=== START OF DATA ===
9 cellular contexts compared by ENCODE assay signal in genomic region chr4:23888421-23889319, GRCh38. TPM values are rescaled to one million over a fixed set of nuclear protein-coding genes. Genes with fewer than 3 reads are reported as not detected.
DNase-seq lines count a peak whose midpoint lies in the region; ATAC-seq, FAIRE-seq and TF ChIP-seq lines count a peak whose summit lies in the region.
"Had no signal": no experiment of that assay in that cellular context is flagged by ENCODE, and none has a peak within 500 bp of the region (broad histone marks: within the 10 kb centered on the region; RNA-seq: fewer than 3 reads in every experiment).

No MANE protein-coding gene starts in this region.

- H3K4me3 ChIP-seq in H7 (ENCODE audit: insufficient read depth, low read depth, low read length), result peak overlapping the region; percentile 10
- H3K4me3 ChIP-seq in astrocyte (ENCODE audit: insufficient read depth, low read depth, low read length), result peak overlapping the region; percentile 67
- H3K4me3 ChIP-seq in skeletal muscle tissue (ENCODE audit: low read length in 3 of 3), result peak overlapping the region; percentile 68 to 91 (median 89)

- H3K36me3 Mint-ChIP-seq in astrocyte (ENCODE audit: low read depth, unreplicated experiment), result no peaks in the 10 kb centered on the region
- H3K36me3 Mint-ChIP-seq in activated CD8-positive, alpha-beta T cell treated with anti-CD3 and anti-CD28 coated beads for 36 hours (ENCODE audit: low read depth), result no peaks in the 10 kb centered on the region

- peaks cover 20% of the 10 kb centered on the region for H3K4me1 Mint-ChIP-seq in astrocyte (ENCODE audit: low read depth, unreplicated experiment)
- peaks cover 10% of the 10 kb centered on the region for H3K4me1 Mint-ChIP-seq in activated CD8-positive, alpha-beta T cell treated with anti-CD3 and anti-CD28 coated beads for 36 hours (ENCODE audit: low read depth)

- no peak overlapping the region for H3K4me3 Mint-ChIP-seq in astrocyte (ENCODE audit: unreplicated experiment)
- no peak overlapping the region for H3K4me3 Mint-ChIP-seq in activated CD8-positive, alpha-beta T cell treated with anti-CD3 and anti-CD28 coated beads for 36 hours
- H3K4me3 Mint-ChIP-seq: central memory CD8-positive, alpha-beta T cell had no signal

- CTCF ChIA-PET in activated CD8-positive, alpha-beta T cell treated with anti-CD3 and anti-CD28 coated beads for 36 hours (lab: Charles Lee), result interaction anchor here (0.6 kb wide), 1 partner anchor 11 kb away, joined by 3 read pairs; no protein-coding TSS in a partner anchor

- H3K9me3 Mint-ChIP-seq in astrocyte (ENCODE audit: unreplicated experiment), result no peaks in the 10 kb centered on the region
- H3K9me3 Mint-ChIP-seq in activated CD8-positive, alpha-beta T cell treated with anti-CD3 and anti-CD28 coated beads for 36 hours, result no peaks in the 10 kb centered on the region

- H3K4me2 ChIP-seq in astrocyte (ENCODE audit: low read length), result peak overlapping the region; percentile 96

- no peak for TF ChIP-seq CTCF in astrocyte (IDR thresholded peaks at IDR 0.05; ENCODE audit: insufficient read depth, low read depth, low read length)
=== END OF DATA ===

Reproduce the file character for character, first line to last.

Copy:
9 cellular contexts compared by ENCODE assay signal in genomic region chr4:23888421-23889319, GRCh38. TPM values are rescaled to one million over a fixed set of nuclear protein-coding genes. Genes with fewer than 3 reads are reported as not detected.
DNase-seq lines count a peak whose midpoint lies in the region; ATAC-seq, FAIRE-seq and TF ChIP-seq lines count a peak whose summit lies in the region.
"Had no signal": no experiment of that assay in that cellular context is flagged by ENCODE, and none has a peak within 500 bp of the region (broad histone marks: within the 10 kb centered on the region; RNA-seq: fewer than 3 reads in every experiment).

No MANE protein-coding gene starts in this region.

- H3K4me3 ChIP-seq in H7 (ENCODE audit: insufficient read depth, low read depth, low read length), result peak overlapping the region; percentile 10
- H3K4me3 ChIP-seq in astrocyte (ENCODE audit: insufficient read depth, low read depth, low read length), result peak overlapping the region; percentile 67
- H3K4me3 ChIP-seq in skeletal muscle tissue (ENCODE audit: low read length in 3 of 3), result peak overlapping the region; percentile 68 to 91 (median 89)

- H3K36me3 Mint-ChIP-seq in astrocyte (ENCODE audit: low read depth, unreplicated experiment), result no peaks in the 10 kb centered on the region
- H3K36me3 Mint-ChIP-seq in activated CD8-positive, alpha-beta T cell treated with anti-CD3 and anti-CD28 coated beads for 36 hours (ENCODE audit: low read depth), result no peaks in the 10 kb centered on the region

- peaks cover 20% of the 10 kb centered on the region for H3K4me1 Mint-ChIP-seq in astrocyte (ENCODE audit: low read depth, unreplicated experiment)
- peaks cover 10% of the 10 kb centered on the region for H3K4me1 Mint-ChIP-seq in activated CD8-positive, alpha-beta T cell treated with anti-CD3 and anti-CD28 coated beads for 36 hours (ENCODE audit: low read depth)

- no peak overlapping the region for H3K4me3 Mint-ChIP-seq in astrocyte (ENCODE audit: unreplicated experiment)
- no peak overlapping the region for H3K4me3 Mint-ChIP-seq in activated CD8-positive, alpha-beta T cell treated with anti-CD3 and anti-CD28 coated beads for 36 hours
- H3K4me3 Mint-ChIP-seq: central memory CD8-positive, alpha-beta T cell had no signal

- CTCF ChIA-PET in activated CD8-positive, alpha-beta T cell treated with anti-CD3 and anti-CD28 coated beads for 36 hours (lab: Charles Lee), result interaction anchor here (0.6 kb wide), 1 partner anchor 11 kb away, joined by 3 read pairs; no protein-coding TSS in a partner anchor

- H3K9me3 Mint-ChIP-seq in astrocyte (ENCODE audit: unreplicated experiment), result no peaks in the 10 kb centered on the region
- H3K9me3 Mint-ChIP-seq in activated CD8-positive, alpha-beta T cell treated with anti-CD3 and anti-CD28 coated beads for 36 hours, result no peaks in the 10 kb centered on the region

- H3K4me2 ChIP-seq in astrocyte (ENCODE audit: low read length), result peak overlapping the region; percentile 96

- no peak for TF ChIP-seq CTCF in astrocyte (IDR thresholded peaks at IDR 0.05; ENCODE audit: insufficient read depth, low read depth, low read length)